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Wednesday 18 July 2012

What every doctor should know:

An eating disorder is a physiological and a psychological disorder.  

Regarding an eating disorder as a purely psychological problem and treating it as such can prolong and perpetuate the disorder.  Treating the purely physiological symptoms by refeeding to 90% of an Ideal Body Weight ("IBW"), without addressing an aftercare plan, continued weight gain, help with anxiety, etc. is like throwing a drowning man back in the water.

Refeeding an anorexic or normalising nutrition for someone with bulimia or BED is the first step to enable them to start to recover.  Talking about it doesn't repair the malnutrition or repair the physical damage to the body and the brain.  By the same token, just refeeding without exploring therapeutic avenues and being aware of co-morbid conditions often lead to relapse.

It should be noted that therapy is more effective once the patient's weight is nearing its normal range.

You don't have to be thin to have an eating disorder.

You don't.  Nor do you have to be fat.  You can be of quite normal weight.  If your patient presents at a normal weight, be thankful.  This gives you a chance to intervene early.  Early intervention produces better results in the majority of cases.  Be brave.  Just because the DSM says you have to be "thin" to have Anorexia Nervosa, use your gumption and start treatment before your patient is seriously malnourished.

There is a myth that Bulimia Nervosa is somehow not so "serious".  Not true.  

BED patients are at serious risk from  for type 2 diabetes, high blood pressure (hypertension), high blood cholesterol levels (hypercholesterolemia), gallbladder disease, heart disease, and certain types of cancer, alongside heart failure and respiratory failure.  

They are also likely to become physically ill due to lack of proper nutrition (Yes, you read that right!).

Weight and BMI

If you insist on using BMI as diagnostic criteria or as a tool for defining recovery, you should be aware of its shortcomings.  The most important thing to note is that a BMI of 18.5 is NOT a recovered weight or an IBW for about 95% of the population .  Ergo, 90% of IBW calculated as a BMI of 16.55 as a definition of recovery or as a point to end treatment is wrong.

If all eating disorder patients were the slim, marathon runner genotype, someone would have noticed by now.  The likelihood is that your patient should have a BMI of somewhere between 21 and 25.  Recovery is about optimal function

Eating disorders are deadly and require urgent treatment.

"Get them to eat a sandwich" or "You are not thin enough" or "You have to want to get better" or "She'll probably grow out of it" are not acceptable responses on a patient or a parent presenting with concerns about an eating disorder.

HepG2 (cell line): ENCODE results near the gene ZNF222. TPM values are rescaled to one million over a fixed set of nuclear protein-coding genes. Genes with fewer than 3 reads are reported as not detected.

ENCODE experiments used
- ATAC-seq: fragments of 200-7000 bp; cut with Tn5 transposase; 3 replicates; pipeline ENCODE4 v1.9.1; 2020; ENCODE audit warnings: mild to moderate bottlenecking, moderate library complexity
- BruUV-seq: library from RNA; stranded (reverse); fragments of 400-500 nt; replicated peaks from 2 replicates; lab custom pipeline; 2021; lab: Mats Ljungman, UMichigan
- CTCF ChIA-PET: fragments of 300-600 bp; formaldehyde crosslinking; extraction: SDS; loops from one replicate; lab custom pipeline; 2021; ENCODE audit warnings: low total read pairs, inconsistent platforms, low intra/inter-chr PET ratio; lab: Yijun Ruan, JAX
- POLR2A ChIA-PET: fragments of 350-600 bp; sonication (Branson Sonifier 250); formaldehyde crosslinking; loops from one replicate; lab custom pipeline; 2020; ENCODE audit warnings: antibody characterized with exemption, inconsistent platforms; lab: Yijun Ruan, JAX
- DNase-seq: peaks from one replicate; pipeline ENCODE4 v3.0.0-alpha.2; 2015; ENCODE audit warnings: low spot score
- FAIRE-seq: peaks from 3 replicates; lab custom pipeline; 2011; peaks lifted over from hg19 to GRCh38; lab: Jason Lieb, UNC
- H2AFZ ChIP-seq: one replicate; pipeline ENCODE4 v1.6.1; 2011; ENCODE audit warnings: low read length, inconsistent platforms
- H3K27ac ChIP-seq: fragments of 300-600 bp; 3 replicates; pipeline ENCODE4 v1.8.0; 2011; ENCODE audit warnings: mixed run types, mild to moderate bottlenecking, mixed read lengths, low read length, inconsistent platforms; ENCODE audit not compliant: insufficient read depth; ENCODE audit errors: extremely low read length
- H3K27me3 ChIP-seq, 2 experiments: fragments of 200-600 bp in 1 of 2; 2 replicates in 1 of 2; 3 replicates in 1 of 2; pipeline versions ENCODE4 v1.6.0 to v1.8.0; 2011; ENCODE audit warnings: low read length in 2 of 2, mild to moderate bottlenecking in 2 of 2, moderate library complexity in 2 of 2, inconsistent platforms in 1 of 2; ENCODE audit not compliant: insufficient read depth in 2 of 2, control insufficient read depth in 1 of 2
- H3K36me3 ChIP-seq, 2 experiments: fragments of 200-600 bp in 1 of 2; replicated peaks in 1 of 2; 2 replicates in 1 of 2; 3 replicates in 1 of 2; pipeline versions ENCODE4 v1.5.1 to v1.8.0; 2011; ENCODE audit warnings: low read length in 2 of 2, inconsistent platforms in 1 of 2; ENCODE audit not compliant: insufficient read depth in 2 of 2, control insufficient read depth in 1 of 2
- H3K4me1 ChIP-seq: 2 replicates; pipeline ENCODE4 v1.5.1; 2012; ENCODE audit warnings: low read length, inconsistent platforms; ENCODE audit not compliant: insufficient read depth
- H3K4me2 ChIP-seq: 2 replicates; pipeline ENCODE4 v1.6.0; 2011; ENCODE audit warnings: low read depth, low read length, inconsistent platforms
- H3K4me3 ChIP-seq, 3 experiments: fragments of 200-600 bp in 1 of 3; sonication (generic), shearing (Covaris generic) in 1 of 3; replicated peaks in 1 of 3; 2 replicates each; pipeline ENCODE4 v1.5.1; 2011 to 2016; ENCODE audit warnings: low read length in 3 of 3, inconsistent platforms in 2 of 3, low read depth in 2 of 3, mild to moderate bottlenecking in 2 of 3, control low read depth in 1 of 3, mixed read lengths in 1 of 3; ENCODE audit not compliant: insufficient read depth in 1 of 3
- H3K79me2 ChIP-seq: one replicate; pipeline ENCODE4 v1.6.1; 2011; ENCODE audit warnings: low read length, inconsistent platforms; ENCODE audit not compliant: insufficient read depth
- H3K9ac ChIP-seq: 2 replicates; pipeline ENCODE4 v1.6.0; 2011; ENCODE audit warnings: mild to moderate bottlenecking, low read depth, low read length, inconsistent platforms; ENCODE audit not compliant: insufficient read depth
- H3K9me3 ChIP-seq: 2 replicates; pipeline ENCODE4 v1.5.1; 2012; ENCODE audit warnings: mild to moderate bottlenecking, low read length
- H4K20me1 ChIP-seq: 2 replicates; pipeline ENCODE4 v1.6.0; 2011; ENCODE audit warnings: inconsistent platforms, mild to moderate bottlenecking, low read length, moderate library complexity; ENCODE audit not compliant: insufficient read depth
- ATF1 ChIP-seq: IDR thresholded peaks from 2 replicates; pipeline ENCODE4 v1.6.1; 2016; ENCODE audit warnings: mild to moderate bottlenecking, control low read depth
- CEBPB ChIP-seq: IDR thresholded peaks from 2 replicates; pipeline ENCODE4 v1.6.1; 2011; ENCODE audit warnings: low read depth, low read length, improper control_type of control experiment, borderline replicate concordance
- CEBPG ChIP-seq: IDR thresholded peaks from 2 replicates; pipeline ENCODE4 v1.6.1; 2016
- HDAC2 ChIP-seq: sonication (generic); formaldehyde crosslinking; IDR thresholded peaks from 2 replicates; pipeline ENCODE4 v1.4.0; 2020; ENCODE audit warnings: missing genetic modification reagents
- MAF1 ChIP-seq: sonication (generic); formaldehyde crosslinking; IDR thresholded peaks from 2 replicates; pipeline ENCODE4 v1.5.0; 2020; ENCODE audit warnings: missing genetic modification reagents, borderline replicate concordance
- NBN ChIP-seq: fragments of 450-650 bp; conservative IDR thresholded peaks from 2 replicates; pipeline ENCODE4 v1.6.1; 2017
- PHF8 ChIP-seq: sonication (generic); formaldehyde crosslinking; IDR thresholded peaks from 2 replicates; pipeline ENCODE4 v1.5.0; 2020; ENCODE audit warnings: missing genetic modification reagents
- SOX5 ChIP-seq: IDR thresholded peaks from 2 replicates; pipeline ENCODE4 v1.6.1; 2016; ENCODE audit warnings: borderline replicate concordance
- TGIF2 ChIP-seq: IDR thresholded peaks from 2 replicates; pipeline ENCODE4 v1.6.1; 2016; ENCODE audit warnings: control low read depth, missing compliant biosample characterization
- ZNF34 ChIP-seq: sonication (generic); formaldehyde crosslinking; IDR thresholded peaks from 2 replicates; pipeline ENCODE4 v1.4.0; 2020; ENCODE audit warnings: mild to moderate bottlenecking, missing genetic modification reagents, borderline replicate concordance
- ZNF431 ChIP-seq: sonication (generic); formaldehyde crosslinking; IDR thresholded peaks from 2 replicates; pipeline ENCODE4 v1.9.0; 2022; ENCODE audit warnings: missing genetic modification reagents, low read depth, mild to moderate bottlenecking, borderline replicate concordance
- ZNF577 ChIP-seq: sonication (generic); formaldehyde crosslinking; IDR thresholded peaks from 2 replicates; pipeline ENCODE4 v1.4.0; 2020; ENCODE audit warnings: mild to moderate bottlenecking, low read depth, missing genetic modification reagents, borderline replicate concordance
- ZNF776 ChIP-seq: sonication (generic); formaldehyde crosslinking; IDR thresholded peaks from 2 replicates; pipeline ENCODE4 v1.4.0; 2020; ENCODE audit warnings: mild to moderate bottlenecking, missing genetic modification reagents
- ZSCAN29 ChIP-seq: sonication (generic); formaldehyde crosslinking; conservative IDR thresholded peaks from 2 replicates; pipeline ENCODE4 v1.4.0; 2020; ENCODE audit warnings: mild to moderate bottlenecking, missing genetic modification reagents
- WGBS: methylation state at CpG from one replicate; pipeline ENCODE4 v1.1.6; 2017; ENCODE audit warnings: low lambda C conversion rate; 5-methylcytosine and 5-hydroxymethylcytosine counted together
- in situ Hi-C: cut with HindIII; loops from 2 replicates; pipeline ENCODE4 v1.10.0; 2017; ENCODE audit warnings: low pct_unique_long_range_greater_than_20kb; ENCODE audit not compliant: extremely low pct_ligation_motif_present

Eating disorders kill.  Mortality rates for eating disorders vary widely between studies, with sources listing anorexia nervosa deaths from .3% to 10%. One fairly new study compared the records of individuals who had been treated at specialized eating disorders clinics with the National Death Index. Their findings for crude mortality rates were: 4% for anorexia, 3.9% for bulimia, and 5.2% for EDNOS (Crow, 2009). (With thanks to

Eating Disorders are NOT "caused" by any of the following: a cry for attention, the result of abuse, wanting to look like the thin models in the magazines, a control issue or not wanting to grow up.

Get with the programme, people.  It  is 2012 and Hilde Bruche (and her clinical observations) should be left firmly in the last century.  No one knows what "causes" an eating disorder and any, or indeed all, of the above may have contributed to a patient's eating disorder.  That is not the point.

People with eating disorders are severely physically and psychologically ill.  They do not need to "find their bottom" or "work out what caused it".  They need urgent and specialised medical and psychological help NOW.  

Prejudging what may have precipitated their descent into an eating disorder and labeling eating disorder patients or their caregivers does not help them recover.  Trying to work out what "caused" their eating disorder and disregarding their physiological needs puts them at a greater risk of long term physical impairment and, in 15% of them, at risk of death.

Patients don't choose eating disorder: Parents don't cause eating disorders

Often parents are the best resource to help a patient.  I am not saying there aren't any terrible parents out there.  There are.  However, the majority of parents are good people with their children's best interests at heart.  They are motivated, don't have a "clock-off" time, don't require paid holidays, or paid anything, are patient and loving.  When they present in your surgery the first time, they may be bewildered, angry, upset, frightened and anxious.  This is a normal reaction when your child is ill.  Ask any oncologist.




  2. Anonymous18 July, 2012

    Great post, and I pretty much agree with all of it. The only point I would add is that the stimulus for the onset of the disordered eating that develops into a clinical eating disorder (ED) can be relevant, especially if the stimulus involves serious trauma - as in the case of sexual abuse.